W3C home > Mailing lists > Public > public-linked-json@w3.org > June 2011

Re: Comments on the complexity of the JSON-LD spec

From: Gregg Kellogg <gregg@kellogg-assoc.com>
Date: Fri, 17 Jun 2011 14:02:21 -0400
To: Manu Sporny <msporny@digitalbazaar.com>
CC: "public-linked-json@w3.org" <public-linked-json@w3.org>
Message-ID: <41968BBF-8BF4-427D-9715-8DDE9E9310BF@kellogg-assoc.com>
On Jun 17, 2011, at 8:09 AM, Manu Sporny wrote:

On 06/03/11 14:24, Brian Peterson wrote:
...
IMHO, JS developers and other consumers of JSON are going to expect
simplicity. A JSON-LD specification that is 10x longer than the
original JSON specification is going to be a non-starter for the
majority of JSON developers Ė a big majority. Honestly, I think the
first JSON-LD spec should fit in an email (a short email, unlike the
ones I tend to write).

Yes, we want something simple, here you go:

JSON-LD (JavaScript Object Notation for Linked Data) is a lightweight
Linked Data format. It is easy for humans to read and write. It is easy
for machines to parse and generate. It is based on the already
successful JSON format and provides a way to help JSON data interoperate
at Web-scale.

If you are already familiar with JSON, writing JSON-LD is very easy.
There is a smooth migration path from the JSON you use today, to the
JSON-LD you will use in the future. These properties make JSON-LD an
ideal Linked Data interchange language for JavaScript environments, Web
services, and unstructured databases such as CouchDB and MongoDB.

To use JSON-LD, just pick a Web vocabulary that you want to use and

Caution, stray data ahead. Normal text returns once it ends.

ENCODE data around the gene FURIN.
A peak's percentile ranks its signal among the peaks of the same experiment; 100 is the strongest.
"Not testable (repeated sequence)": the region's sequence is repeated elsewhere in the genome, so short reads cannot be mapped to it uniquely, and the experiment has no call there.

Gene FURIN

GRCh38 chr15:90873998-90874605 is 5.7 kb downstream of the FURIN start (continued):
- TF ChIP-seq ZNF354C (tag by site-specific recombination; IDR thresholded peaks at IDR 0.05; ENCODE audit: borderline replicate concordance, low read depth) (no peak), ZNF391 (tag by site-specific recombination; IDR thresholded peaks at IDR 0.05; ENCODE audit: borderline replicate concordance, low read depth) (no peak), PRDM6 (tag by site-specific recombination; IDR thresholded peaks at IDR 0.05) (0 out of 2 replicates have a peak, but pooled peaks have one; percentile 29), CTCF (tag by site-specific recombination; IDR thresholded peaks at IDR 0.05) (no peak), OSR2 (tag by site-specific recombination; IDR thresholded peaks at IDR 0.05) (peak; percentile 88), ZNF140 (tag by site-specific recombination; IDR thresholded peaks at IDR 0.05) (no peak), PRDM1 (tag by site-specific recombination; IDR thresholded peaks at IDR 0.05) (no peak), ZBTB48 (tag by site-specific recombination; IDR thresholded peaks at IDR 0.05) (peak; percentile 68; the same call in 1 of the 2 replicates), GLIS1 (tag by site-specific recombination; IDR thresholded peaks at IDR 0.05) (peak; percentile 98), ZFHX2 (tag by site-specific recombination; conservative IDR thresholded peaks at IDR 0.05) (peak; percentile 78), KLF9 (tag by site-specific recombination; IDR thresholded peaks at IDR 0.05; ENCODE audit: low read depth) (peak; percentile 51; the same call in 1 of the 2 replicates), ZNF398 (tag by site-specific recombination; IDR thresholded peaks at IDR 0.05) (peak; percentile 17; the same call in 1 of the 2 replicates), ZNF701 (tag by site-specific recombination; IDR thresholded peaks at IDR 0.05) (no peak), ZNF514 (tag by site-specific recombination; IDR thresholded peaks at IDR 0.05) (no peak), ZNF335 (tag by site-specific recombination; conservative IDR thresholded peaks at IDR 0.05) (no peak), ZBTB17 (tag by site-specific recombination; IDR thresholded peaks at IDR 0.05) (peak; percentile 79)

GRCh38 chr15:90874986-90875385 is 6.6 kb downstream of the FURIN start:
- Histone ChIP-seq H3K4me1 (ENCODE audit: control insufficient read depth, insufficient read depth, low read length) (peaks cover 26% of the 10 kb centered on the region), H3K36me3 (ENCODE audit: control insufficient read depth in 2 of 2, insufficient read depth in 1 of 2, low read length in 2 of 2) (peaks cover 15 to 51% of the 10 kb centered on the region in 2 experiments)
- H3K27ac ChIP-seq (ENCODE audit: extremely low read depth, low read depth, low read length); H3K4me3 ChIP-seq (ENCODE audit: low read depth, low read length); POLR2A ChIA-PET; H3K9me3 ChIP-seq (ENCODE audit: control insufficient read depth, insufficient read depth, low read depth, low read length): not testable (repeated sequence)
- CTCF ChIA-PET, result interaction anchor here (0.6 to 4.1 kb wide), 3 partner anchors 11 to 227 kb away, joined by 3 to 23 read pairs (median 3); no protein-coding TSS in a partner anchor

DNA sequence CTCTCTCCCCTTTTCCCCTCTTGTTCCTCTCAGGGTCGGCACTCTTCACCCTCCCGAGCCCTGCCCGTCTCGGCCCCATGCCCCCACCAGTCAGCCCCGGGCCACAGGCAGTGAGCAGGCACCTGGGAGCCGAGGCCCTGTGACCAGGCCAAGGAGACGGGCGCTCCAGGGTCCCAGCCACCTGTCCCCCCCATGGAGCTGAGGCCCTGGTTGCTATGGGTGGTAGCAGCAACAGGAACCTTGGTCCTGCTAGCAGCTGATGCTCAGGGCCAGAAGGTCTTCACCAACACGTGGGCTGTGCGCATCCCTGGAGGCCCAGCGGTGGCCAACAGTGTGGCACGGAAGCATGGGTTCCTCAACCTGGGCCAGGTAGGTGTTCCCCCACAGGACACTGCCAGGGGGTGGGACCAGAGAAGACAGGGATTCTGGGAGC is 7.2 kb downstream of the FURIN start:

start marking up your data. For example:

{
  "@context": "http://purl.org/jsonld/people",
  "name": "Brian Peterson",
  "knows": "http://manu.sporny.org/webid"
}

In the latest draft of the spec, I started to prefer the use of terms to CURIEs, such as Manu show's here. I think this is a great way to go, and corresponds with much existing practice in naming keys. Another way to think of a CURIE is an expansion on a basic term; I do really think that both have a place in JSON-LD, but they can be resolved through basic rules:

resource: IRI | term [':' suffix]?
term: NCNAME
suffix: relative-iri

A good place to start for existing vocabularies could be to adapt existing MicroFormat patterns, such as hCard and XFN/FOAF, into pre-defined JSON-LD  profiles, and use them for early examples.

(As an aside, RDFa could benefit from this too, and I've suggested elsewhere that we might look to have a common profile format that could be used across many different serialization formats).

...
I read through the JSON-LD specification ([1]) as I think a UI
developer would, or some other consumer of JSON. I donít mean to be
harsh, and I donít mean to be a smart*ss; Iím just responding from
the perspective of the feedback Iíve gotten from the developers I
work with.

A typical UI developer would absolutely not read through the JSON-LD
specification. Take CSS, for example. A typical UI developer would go to
a site that teaches them how to use CSS3, like this one:

http://www.css3.info/

Take a look at the 34 CSS specifications in active development:

http://www.w3.org/Style/CSS/current-work

Are you saying that you think that UI developers read those
specifications? Here is the table of contents to the CSS2 specification:

http://www.w3.org/TR/CSS2/

I would be surprised if a developer read through the JSON-LD
specification. The people that read specifications are often spec
implementers. Again, I think the spec should be understandable by most
developers that read it. I don't understand why you think that a UI
developer or regular Web developer would read the JSON-LD specification.

+1, specs are for people writing processors mostly. A typical developer shouldn't have to get past the introduction and examples of use.